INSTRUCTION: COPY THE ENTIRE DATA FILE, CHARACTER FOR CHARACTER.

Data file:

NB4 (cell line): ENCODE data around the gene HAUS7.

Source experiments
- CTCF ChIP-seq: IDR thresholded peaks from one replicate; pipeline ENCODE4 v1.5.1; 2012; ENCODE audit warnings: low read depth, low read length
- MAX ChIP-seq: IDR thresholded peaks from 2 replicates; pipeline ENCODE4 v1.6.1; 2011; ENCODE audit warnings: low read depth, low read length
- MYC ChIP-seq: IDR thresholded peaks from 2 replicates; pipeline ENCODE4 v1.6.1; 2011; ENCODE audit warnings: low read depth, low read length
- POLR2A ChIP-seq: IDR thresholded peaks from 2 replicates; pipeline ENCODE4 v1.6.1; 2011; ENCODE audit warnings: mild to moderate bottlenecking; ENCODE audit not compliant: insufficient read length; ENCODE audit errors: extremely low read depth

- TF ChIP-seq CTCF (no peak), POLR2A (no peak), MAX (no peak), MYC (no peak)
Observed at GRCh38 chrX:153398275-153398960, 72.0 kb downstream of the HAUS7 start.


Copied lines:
NB4 (cell line): ENCODE data around the gene HAUS7.

Source experiments
- CTCF ChIP-seq: IDR thresholded peaks from one replicate; pipeline ENCODE4 v1.5.1; 2012; ENCODE audit warnings: low read depth, low read length
- MAX ChIP-seq: IDR thresholded peaks from 2 replicates; pipeline ENCODE4 v1.6.1; 2011; ENCODE audit warnings: low read depth, low read length
- MYC ChIP-seq: IDR thresholded peaks from 2 replicates; pipeline ENCODE4 v1.6.1; 2011; ENCODE audit warnings: low read depth, low read length
- POLR2A ChIP-seq: IDR thresholded peaks from 2 replicates; pipeline ENCODE4 v1.6.1; 2011; ENCODE audit warnings: mild to moderate bottlenecking; ENCODE audit not compliant: insufficient read length; ENCODE audit errors: extremely low read depth

- TF ChIP-seq CTCF (no peak), POLR2A (no peak), MAX (no peak), MYC (no peak)
Observed at GRCh38 chrX:153398275-153398960, 72.0 kb downstream of the HAUS7 start.